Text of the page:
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“Now, of course, the uni­ver­sal re­frain is: ‘We should have capped power unit prices’”

F1 Racing - - INSIDER -

e should have…” – the most overused phrase heard in con­tem­po­rary F1 cir­cles. Those three words con­vey the con­fu­sion sown by the sport’s gov­er­nance sys­tem, which re­lies on the sort of last-minute brinkman­ship that falls squarely in the ga­methe­ory cat­e­gory most re­cently prac­ticed by bleary-eyed politi­cians de­bat­ing ‘Grexit’. When­ever a team nd them­selves dis­ad­van­taged by ill-dened reg­u­la­tions – sport­ing or tech­ni­cal – the im­me­di­ate re­tort is in­vari­ably: “We should have thought of this when fram­ing the rules, but now it’s too late and we’re stuck with it.”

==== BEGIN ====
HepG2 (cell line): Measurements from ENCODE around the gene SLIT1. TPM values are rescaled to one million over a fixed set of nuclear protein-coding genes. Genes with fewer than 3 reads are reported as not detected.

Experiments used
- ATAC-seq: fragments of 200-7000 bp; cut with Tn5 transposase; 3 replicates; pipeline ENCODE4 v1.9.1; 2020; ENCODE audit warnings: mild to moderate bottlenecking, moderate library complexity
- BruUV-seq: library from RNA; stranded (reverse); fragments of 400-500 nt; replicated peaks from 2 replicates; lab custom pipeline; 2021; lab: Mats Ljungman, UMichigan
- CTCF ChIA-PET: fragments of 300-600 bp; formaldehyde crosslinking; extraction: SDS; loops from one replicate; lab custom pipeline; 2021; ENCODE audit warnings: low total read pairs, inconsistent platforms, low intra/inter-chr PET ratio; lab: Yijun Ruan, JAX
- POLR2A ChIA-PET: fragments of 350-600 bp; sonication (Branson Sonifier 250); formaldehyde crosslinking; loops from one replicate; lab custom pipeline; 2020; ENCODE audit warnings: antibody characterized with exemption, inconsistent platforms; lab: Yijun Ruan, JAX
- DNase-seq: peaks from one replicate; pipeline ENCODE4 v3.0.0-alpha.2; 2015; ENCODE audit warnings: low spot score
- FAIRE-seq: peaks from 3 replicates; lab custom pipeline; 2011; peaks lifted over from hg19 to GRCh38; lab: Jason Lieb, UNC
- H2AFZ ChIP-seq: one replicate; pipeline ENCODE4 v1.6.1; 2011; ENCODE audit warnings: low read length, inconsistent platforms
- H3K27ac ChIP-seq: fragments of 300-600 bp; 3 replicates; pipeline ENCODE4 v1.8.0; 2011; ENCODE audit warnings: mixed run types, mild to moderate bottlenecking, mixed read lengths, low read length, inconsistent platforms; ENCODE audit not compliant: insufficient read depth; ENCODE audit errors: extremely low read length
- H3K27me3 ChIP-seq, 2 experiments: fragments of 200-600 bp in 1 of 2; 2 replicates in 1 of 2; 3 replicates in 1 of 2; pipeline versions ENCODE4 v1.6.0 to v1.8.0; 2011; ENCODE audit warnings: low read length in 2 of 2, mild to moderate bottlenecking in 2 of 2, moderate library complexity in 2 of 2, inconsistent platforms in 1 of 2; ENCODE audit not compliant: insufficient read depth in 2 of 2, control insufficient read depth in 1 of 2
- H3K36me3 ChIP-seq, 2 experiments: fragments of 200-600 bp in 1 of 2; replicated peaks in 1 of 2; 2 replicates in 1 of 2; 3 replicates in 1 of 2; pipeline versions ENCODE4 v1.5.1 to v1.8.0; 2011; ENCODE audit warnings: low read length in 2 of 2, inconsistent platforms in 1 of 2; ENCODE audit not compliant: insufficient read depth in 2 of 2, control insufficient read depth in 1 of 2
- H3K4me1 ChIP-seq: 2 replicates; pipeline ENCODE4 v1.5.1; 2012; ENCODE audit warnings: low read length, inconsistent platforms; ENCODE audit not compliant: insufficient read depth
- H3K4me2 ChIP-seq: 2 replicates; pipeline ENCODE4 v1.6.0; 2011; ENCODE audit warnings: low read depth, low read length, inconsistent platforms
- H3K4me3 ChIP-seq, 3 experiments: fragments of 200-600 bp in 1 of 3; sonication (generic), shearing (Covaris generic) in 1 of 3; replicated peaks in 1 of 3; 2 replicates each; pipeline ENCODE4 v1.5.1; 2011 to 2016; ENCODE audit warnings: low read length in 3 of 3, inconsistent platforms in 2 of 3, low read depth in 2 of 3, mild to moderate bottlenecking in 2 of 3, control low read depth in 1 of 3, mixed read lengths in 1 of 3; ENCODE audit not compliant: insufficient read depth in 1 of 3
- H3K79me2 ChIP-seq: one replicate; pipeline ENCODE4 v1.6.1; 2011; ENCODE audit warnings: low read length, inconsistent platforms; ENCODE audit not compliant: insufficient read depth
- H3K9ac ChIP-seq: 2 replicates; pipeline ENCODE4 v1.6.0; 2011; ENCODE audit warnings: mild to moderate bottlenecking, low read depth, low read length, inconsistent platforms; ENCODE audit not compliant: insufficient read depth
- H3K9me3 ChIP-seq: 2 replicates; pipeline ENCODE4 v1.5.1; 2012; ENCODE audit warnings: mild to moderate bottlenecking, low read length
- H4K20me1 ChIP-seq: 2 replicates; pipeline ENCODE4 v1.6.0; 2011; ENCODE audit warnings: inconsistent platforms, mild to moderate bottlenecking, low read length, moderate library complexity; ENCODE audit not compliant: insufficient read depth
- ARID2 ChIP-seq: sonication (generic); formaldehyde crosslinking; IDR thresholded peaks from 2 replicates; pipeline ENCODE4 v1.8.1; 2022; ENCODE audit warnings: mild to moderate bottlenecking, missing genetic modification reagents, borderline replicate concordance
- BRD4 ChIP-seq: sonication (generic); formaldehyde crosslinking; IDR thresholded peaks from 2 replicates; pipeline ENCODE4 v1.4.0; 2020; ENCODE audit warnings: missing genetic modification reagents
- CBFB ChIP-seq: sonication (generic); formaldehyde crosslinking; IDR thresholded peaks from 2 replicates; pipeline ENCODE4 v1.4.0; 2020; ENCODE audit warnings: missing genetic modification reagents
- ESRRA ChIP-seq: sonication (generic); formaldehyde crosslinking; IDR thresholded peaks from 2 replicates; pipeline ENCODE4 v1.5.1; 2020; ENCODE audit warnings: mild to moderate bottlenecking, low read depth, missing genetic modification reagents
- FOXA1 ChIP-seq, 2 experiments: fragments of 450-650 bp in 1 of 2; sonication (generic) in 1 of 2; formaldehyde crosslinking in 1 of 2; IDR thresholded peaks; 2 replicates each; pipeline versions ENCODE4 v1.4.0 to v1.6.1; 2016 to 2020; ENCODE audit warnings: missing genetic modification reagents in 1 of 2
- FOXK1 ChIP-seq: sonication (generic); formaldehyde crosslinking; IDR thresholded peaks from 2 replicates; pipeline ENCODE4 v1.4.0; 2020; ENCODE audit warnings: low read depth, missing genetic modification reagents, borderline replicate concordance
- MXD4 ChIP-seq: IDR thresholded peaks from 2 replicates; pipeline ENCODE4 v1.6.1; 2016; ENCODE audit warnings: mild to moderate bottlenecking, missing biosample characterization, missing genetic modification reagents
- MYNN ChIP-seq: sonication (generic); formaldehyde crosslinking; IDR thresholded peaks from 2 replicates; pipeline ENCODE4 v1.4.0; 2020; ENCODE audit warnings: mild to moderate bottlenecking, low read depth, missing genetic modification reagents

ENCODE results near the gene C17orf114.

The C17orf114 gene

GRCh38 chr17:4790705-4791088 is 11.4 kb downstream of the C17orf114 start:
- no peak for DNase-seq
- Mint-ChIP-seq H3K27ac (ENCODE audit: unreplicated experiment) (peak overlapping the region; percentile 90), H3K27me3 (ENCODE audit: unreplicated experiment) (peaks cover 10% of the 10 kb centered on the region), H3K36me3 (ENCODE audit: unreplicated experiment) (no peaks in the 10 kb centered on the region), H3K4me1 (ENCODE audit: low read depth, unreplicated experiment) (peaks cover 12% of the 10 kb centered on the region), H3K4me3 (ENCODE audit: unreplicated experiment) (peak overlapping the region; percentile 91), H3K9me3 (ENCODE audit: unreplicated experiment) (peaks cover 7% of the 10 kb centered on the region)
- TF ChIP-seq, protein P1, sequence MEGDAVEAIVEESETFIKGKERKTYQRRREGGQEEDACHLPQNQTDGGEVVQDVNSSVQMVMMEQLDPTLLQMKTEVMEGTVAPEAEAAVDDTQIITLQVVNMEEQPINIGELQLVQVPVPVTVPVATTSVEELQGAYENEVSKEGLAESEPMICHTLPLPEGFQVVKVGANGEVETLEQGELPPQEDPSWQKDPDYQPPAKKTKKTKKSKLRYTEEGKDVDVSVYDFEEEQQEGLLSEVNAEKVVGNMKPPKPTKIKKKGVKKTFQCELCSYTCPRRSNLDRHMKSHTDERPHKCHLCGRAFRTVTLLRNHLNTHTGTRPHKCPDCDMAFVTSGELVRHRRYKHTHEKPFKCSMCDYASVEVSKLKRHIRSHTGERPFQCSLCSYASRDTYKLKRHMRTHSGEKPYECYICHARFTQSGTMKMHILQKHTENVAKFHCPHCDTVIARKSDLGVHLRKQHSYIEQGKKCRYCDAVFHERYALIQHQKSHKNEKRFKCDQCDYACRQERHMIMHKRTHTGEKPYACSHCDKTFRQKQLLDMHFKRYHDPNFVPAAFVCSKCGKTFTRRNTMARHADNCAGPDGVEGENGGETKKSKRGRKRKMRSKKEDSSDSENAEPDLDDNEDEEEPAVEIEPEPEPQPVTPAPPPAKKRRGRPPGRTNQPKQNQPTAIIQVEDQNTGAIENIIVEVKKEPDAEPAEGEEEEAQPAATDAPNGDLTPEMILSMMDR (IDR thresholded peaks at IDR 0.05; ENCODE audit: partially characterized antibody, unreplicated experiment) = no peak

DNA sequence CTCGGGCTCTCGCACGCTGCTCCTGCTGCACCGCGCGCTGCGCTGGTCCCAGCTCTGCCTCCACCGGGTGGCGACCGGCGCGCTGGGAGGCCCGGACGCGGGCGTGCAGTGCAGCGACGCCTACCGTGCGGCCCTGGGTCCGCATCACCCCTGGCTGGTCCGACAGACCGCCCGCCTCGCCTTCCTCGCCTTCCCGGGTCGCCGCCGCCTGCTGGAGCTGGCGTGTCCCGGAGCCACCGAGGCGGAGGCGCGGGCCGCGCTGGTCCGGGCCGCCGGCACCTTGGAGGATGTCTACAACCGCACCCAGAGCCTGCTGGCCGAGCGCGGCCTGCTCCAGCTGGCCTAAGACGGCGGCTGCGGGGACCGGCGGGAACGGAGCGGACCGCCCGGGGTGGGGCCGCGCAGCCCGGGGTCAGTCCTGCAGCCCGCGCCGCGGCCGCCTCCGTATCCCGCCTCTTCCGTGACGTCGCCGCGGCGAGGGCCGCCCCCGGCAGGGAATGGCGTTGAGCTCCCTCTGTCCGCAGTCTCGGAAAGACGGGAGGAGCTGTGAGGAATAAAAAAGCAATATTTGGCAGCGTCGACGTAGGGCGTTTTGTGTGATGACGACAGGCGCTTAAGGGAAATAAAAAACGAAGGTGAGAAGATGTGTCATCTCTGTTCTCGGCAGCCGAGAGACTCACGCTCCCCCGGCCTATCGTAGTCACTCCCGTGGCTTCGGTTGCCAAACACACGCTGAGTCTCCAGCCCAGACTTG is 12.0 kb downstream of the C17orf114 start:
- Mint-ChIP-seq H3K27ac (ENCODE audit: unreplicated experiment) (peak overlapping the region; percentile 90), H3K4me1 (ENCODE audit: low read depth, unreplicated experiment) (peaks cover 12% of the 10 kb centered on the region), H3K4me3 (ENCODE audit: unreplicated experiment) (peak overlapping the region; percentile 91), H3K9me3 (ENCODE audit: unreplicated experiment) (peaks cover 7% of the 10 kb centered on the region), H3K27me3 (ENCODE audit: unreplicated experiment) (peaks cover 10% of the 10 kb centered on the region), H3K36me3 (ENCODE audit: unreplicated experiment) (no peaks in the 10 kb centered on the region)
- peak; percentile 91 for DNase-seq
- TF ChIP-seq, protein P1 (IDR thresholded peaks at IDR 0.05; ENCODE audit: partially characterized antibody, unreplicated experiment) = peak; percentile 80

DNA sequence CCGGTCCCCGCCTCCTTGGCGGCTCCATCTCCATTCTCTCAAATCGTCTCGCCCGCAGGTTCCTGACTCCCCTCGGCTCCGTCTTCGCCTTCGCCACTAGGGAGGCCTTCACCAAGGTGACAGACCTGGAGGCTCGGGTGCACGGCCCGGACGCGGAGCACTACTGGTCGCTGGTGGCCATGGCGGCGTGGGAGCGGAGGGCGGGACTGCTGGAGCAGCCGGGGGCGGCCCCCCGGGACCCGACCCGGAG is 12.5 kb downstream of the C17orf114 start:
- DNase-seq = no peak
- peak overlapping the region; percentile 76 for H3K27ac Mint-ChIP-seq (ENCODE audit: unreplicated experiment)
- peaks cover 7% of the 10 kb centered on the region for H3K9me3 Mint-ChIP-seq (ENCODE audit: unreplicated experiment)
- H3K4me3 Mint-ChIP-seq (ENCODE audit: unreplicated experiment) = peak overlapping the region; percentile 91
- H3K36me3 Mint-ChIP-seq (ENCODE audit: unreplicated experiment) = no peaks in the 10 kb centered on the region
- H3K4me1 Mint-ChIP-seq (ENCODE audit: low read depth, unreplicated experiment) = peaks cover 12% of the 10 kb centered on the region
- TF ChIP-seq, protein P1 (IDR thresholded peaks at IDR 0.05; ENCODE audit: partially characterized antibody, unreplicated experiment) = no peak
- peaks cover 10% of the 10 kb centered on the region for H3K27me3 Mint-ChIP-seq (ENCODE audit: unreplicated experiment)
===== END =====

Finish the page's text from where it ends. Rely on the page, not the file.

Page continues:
Take the cur­rent en­gine reg­u­la­tions: Con­ceived dur­ing V8 en­gine price freezes in 2009 un­der the pre­vi­ous FIA ad­min­is­tra­tion, the pro­posal was chopped, then changed. Congu­ra­tion switched from in-line 4 to V6; high-pres­sure fuel sys­tems re­for­mu­lated and turbo specications amended; and then in­tro­duc­tion was de­layed a year. Yet, in­cred­i­bly, at no stage did any party to the process con­sider im­pos­ing price caps.

This de­spite the se­vere nan­cial cri­sis in which F1 found it­self at the time, a pe­riod of ex­o­dus by man­u­fac­tur­ers, spon­sors and so­le­tyre sup­plier alike; a pe­riod of huge down­siz­ing

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